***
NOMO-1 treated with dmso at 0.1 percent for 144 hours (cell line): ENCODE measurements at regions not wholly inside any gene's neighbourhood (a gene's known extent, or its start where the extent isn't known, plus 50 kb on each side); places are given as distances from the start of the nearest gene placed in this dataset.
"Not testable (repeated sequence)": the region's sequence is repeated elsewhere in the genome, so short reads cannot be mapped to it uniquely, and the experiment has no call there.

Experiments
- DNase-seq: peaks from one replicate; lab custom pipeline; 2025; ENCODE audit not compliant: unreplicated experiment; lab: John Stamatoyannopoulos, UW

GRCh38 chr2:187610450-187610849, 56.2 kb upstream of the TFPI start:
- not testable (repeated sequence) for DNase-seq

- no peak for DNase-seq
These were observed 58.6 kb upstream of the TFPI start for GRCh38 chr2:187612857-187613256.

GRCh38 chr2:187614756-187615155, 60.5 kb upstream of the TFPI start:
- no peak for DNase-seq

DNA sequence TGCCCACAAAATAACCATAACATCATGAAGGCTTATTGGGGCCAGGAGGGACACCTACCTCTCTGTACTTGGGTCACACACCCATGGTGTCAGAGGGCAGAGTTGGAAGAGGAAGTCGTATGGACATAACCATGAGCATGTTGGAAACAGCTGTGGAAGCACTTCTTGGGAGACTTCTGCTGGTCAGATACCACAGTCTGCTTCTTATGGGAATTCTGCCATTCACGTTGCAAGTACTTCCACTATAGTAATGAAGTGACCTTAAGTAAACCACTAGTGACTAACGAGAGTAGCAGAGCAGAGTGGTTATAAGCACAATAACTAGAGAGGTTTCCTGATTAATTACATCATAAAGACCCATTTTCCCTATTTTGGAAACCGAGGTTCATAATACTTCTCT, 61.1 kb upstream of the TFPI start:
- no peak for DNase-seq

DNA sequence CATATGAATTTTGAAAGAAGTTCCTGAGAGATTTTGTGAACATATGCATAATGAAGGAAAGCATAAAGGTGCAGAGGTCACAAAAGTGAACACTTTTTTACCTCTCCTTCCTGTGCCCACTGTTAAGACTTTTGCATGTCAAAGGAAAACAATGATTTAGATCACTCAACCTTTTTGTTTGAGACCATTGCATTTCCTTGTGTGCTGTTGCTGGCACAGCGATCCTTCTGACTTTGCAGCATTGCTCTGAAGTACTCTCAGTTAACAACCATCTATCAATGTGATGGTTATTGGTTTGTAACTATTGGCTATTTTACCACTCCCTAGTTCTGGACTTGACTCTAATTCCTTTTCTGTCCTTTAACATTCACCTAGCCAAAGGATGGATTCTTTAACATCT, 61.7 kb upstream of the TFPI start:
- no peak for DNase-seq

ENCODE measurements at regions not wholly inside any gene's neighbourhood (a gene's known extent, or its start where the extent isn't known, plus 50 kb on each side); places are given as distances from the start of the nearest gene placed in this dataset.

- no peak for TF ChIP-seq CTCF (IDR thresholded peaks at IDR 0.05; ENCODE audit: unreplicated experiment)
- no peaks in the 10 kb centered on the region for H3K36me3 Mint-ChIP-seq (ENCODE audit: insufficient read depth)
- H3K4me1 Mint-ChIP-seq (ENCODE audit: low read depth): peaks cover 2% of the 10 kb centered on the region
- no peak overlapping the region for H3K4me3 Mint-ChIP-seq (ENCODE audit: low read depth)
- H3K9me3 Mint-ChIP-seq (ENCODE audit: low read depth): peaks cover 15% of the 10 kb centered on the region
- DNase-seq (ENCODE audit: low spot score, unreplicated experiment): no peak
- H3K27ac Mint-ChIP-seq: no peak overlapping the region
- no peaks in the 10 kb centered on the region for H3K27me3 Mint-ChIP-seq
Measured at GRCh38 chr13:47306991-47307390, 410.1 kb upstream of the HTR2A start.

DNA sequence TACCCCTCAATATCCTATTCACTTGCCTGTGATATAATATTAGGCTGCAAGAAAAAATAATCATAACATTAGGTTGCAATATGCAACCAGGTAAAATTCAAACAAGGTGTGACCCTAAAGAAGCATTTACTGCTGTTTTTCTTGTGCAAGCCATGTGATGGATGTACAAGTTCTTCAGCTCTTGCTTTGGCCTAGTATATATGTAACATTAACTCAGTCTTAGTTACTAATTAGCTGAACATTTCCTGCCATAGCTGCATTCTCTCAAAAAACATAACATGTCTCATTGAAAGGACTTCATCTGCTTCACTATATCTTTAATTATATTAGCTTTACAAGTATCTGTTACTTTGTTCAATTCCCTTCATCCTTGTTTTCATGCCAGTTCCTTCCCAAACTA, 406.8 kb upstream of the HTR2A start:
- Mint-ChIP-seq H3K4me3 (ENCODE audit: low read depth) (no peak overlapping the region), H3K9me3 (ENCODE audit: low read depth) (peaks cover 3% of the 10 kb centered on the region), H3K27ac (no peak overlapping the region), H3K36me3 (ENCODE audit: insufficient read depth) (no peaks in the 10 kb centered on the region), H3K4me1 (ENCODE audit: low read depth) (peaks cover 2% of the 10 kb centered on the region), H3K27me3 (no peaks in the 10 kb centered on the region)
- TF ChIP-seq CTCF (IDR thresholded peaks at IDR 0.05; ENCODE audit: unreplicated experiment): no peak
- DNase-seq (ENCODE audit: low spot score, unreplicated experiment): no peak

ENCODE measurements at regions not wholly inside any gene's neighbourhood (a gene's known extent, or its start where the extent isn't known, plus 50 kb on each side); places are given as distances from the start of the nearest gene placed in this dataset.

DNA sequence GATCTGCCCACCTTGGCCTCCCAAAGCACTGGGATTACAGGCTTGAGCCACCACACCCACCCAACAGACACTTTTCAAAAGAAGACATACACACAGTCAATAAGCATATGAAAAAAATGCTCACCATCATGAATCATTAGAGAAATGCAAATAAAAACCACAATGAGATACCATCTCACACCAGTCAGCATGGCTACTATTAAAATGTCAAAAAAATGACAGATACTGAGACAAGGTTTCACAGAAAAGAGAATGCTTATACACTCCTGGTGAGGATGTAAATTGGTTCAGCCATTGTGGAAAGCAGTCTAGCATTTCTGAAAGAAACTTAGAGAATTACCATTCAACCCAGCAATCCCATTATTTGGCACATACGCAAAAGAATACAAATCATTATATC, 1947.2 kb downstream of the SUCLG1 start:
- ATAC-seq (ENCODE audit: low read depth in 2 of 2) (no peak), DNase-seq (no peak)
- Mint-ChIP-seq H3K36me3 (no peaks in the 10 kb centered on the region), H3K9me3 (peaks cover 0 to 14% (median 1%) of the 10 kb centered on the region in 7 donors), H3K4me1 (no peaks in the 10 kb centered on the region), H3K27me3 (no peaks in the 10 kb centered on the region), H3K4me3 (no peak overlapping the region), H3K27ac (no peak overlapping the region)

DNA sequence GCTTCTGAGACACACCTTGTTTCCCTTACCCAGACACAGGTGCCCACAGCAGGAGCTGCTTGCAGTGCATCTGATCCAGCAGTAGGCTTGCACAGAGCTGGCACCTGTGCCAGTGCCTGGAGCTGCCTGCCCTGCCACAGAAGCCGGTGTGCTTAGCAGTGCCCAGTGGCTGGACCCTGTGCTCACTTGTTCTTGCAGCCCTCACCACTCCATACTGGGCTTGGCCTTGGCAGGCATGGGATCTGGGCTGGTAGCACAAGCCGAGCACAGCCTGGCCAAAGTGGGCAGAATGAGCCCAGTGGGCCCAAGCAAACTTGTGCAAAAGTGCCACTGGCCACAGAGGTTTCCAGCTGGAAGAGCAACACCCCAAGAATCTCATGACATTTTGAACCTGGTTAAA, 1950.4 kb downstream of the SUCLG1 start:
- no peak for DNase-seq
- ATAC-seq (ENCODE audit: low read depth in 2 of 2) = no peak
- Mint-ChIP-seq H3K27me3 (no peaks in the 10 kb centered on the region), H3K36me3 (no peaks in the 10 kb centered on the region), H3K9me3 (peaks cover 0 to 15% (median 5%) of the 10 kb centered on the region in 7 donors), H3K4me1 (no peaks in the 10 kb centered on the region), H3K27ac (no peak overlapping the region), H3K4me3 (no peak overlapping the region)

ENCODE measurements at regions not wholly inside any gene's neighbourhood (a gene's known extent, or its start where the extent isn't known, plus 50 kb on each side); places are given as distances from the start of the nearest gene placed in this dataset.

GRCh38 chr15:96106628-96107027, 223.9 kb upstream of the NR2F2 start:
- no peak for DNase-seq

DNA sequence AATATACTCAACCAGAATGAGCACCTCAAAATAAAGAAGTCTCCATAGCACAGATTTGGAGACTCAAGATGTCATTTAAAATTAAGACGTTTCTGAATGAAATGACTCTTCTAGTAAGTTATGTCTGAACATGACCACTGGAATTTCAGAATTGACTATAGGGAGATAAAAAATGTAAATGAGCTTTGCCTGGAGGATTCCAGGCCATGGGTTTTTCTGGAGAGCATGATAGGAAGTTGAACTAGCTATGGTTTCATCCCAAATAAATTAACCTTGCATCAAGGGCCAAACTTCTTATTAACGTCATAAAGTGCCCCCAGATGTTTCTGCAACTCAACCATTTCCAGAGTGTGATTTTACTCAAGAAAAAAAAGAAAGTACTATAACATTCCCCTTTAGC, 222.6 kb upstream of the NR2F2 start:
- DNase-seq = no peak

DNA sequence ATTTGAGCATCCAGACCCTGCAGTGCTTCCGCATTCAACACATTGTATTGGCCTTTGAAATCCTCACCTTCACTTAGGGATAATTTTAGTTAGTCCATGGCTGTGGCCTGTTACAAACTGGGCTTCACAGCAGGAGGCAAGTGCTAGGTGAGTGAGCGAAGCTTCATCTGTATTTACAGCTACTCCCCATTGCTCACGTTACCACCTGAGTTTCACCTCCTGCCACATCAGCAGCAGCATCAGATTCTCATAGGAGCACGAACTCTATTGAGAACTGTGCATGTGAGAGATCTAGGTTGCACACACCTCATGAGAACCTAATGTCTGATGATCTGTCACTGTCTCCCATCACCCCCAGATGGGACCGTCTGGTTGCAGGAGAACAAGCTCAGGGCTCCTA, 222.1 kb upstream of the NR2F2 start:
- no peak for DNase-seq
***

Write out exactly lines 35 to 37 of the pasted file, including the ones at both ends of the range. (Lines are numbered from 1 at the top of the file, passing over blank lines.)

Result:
- ATAC-seq (ENCODE audit: low read depth in 2 of 2) = no peak
- Mint-ChIP-seq H3K27me3 (no peaks in the 10 kb centered on the region), H3K36me3 (no peaks in the 10 kb centered on the region), H3K9me3 (peaks cover 0 to 15% (median 5%) of the 10 kb centered on the region in 7 donors), H3K4me1 (no peaks in the 10 kb centered on the region), H3K27ac (no peak overlapping the region), H3K4me3 (no peak overlapping the region)

ENCODE measurements at regions not wholly inside any gene's neighbourhood (a gene's known extent, or its start where the extent isn't known, plus 50 kb on each side); places are given as distances from the start of the nearest gene placed in this dataset.